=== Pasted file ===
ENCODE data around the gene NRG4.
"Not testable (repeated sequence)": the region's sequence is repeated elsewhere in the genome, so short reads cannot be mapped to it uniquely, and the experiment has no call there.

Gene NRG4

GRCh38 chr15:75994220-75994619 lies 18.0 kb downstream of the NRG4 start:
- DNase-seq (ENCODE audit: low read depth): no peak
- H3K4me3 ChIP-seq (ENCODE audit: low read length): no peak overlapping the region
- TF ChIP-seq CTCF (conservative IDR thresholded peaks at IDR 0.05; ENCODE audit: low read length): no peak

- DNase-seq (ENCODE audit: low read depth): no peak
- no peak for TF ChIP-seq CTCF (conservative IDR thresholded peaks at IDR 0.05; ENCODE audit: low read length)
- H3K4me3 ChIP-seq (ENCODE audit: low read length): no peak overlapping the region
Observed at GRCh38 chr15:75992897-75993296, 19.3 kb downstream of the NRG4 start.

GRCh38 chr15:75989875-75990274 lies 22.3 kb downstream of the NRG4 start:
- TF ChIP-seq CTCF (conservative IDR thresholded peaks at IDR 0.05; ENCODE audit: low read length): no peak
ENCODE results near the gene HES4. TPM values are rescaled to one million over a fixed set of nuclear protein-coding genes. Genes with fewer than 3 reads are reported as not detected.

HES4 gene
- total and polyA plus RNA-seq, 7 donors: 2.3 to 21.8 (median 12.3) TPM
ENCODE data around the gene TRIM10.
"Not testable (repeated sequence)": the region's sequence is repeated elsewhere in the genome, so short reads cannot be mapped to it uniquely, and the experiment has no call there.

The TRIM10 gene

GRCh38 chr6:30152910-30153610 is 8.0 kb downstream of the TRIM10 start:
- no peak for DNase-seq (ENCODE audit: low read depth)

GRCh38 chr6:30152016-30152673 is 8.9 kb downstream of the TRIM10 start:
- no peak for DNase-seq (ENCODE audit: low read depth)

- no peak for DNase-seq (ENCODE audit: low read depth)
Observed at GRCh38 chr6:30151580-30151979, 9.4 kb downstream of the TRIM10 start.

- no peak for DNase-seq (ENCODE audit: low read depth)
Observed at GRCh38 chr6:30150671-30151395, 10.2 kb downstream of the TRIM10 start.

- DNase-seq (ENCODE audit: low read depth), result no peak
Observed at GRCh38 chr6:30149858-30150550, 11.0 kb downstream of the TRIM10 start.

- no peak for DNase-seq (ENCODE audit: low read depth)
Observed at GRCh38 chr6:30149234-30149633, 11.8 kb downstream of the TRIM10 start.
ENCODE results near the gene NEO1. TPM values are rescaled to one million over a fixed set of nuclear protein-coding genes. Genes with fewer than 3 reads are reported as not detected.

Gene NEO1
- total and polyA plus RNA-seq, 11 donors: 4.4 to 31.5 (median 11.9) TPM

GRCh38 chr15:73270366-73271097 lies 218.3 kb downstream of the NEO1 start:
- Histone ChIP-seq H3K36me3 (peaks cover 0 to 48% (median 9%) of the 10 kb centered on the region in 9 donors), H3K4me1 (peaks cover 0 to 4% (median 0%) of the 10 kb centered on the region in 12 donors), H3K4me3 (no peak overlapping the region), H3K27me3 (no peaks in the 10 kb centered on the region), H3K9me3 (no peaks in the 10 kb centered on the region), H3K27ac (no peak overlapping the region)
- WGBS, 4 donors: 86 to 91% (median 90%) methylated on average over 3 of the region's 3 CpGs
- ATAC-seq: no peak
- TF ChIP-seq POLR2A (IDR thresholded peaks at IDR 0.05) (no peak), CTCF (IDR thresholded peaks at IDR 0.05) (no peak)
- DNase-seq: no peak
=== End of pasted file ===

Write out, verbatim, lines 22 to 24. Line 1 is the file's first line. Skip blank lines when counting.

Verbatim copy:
GRCh38 chr6:30152016-30152673 is 8.9 kb downstream of the TRIM10 start:
- no peak for DNase-seq (ENCODE audit: low read depth)

- no peak for DNase-seq (ENCODE audit: low read depth)